KGOU

Here's What To Watch For When Trump Addresses Congress

Tuesday night, President Trump will address a joint session of Congress for the first time. After a chaotic first month, it will be a chance for Trump to reset his relationship with voters, who currently give him historically-low approval ratings . It will also be a chance for him to reassure congressional Republicans, whose view of the new administration runs the gamut from optimism to unease. Here are five things to watch for when Trump goes to Capitol Hill on Tuesday. 1. Where we've come...

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illustration of Trump's profile with speech bubble
NPR

President Trump is the latest in a succession of U.S. presidents pledging unbreakable support for Israel. Last year, for instance, the US signed a $38-Billion military aid package with the Israelis even as Washington pressed Israel to make peace with the Palestinians. As a presidential candidate, Donald Trump signaled an intent to bolster Israel in even more demonstrative ways. But lately, in the early days of the Trump administration, the language of support has become somewhat less robust.

OU Women & Gender Studies Program

Dr. Patricia Hill Collins is professor of sociology at the University of Maryland, College Park and a past president of the American Sociological Association Council. Collins was the one hundredth president of the ASA and the first African-American woman to hold this position.

Aubrielle McElroy eats breakfast in her classroom at Remington Elementary in Tulsa. All elementary schools in the Tulsa Public Schools district started offering free breakfast and lunch to all students without requiring applications at the start of the sc
Clifton Adcock / Oklahoma Watch

At all elementary and middle schools and some high schools in the Houston Independent School District — 220 in all — every student begins the day with a free breakfast right in the classroom.

The result: fewer absences and discipline problems and an increase in math scores, according to the district’s former superintendent Terry Grier.

Bambi bucket helping to gain control over this massive grass fire.
Oklahoma City Fire Department

Emergency management officials have issued an evacuation order for a Sunday afternoon wildfire that has burned 877 acres in south-southeast Oklahoma City.

The fire isolated south of Southeast 134th and Southeast 149th between Air Depot and Midwest Boulevard. The fire is moving to the south.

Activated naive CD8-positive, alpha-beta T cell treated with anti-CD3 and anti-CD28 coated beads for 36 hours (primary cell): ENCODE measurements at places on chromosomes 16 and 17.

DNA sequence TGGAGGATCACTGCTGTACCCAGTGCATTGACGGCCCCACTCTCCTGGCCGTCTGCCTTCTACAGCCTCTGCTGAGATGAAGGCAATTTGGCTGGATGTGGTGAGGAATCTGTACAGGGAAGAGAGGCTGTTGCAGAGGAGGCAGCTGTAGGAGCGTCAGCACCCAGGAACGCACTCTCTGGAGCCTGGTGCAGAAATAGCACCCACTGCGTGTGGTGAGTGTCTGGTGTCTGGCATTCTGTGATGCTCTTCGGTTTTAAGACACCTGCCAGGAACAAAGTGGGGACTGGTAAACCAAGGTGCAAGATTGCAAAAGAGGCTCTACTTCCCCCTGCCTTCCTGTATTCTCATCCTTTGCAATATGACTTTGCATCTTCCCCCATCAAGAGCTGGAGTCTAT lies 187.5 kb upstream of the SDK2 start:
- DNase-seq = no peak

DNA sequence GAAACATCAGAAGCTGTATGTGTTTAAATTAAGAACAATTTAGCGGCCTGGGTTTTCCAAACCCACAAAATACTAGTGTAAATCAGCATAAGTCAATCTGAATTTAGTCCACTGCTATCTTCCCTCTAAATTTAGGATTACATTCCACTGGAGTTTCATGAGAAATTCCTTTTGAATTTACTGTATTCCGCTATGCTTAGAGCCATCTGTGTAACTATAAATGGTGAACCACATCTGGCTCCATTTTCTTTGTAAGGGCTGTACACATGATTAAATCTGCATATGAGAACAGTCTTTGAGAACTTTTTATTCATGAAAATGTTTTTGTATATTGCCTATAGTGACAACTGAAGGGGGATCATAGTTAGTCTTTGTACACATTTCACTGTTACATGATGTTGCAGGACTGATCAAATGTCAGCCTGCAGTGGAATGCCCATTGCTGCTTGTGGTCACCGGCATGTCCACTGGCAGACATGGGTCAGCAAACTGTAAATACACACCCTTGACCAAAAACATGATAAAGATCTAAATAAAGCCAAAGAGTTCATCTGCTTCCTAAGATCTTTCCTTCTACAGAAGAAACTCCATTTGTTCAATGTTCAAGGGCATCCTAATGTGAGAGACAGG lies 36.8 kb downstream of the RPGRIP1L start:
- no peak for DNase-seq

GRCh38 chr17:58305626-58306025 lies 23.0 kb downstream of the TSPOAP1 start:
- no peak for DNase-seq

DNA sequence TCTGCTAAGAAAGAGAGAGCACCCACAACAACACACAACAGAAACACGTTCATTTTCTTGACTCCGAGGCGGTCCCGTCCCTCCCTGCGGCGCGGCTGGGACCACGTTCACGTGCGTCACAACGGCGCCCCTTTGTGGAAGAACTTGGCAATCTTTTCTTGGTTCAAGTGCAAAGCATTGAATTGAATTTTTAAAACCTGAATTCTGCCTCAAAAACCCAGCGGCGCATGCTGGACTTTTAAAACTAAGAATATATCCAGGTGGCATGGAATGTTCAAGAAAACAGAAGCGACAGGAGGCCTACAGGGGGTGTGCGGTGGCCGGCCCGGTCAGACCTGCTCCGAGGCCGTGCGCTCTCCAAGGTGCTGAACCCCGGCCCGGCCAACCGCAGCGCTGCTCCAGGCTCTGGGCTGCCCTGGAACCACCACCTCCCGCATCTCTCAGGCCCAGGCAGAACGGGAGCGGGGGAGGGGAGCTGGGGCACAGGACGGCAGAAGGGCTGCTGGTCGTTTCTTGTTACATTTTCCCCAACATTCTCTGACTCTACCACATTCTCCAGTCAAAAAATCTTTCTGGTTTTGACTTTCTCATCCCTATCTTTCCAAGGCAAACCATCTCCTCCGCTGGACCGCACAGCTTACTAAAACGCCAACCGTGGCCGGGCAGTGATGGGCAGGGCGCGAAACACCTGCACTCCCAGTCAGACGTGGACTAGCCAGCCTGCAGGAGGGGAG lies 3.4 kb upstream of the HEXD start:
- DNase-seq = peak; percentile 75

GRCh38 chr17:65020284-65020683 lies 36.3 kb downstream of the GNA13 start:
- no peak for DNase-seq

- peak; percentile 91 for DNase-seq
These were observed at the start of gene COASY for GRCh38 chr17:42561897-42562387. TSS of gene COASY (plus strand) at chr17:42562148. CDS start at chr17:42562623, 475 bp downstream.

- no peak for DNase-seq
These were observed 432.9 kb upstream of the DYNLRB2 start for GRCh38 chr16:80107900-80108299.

Oklahoma City Emergency Management is asking residents south of Southeast 149th Southeast 179th or Indian Hills Road, and from Sooner Road to Midwest Boulevard, to leave the area. Officials request people leave to the south and then go to the east or west.

This is the Manager’s Minute.

We recently completed KGOU’s internal audit for fiscal year 2016.

Business manager Cindy Cottrell did a great job crunching the numbers and working with the new independent accounting firm.

For the year, total operating revenue increased 1.3 percent over 2015.

The big reason for the increase was that giving from private sources – individuals and businesses – rose by six percent.

In fact, donations from individuals just missed KGOU’s all-time high for a single year.

So, thanks for your support.

 

The Oklahoma legislature could make big changes to the state sales taxes this session in an attempt to balance an estimated $870 million budget shortfall and provide a pay raise to teachers.

In her state of the state speech on Monday, Governor Mary Fallin proposed a pair of tax cuts, coupled with an expansion of the state’s sales tax system that would raise Oklahoma’s tax revenue by $1.1 billion.

Schell: U.S. And Chinese Cooperation Essential For The World

Feb 10, 2017
Orvville Schell
The Asia Society

 

As a college student, China was something of a forbidden land for Orville Schell. He was mystified by the Chinese language, but found it difficult to find a good language course in the United States.

“It was a bit of a terra incognita,” Schell said. “I think the very fact that I couldn't go there was most interesting to me.”

A man paints a house on NW 15th Street in the Heritage Hills neighborhood of Oklahoma City Tuesday.
Brent Fuchs / Journal Record

 

If an Oklahoma homeowner wants to make some repairs on their own, they may be breaking the law. New bills in the state legislature would change that.

A worker corrals cattle into a chute at Oklahoma National Stockyards in Oklahoma City.
Joe Wertz / StateImpact Oklahoma

Federal authorities are investigating the alleged embezzlement of $2.6 million dollars from an obscure Oklahoma board that promotes the beef industry. The investigation and related lawsuits add to questions about oversight of a national program funded by fees charged to ordinary farmers and ranchers.

On a brisk and busy January morning at the Oklahoma National Stockyards, cattle arrive for auction in trailers pulled by pickup trucks — and leave in double-decker cars towed by semis.

Patrick Wyrick, state solicitor general, gestures as he speaks during an Oklahoma Supreme Court hearing in Oklahoma City, Tuesday, June 21, 2011.
Sue Ogrocki / AP

Oklahoma Gov. Mary Fallin has picked her state’s solicitor general to serve as the newest member of the Oklahoma Supreme Court.

Patrick Wyrick, 35, has been the solicitor general in the state attorney general’s office since 2011. He will succeed Steven Taylor, who is retiring.

Wyrick will serve as a justice from Oklahoma’s 2nd Judicial District, which encompasses much of southeastern Oklahoma.

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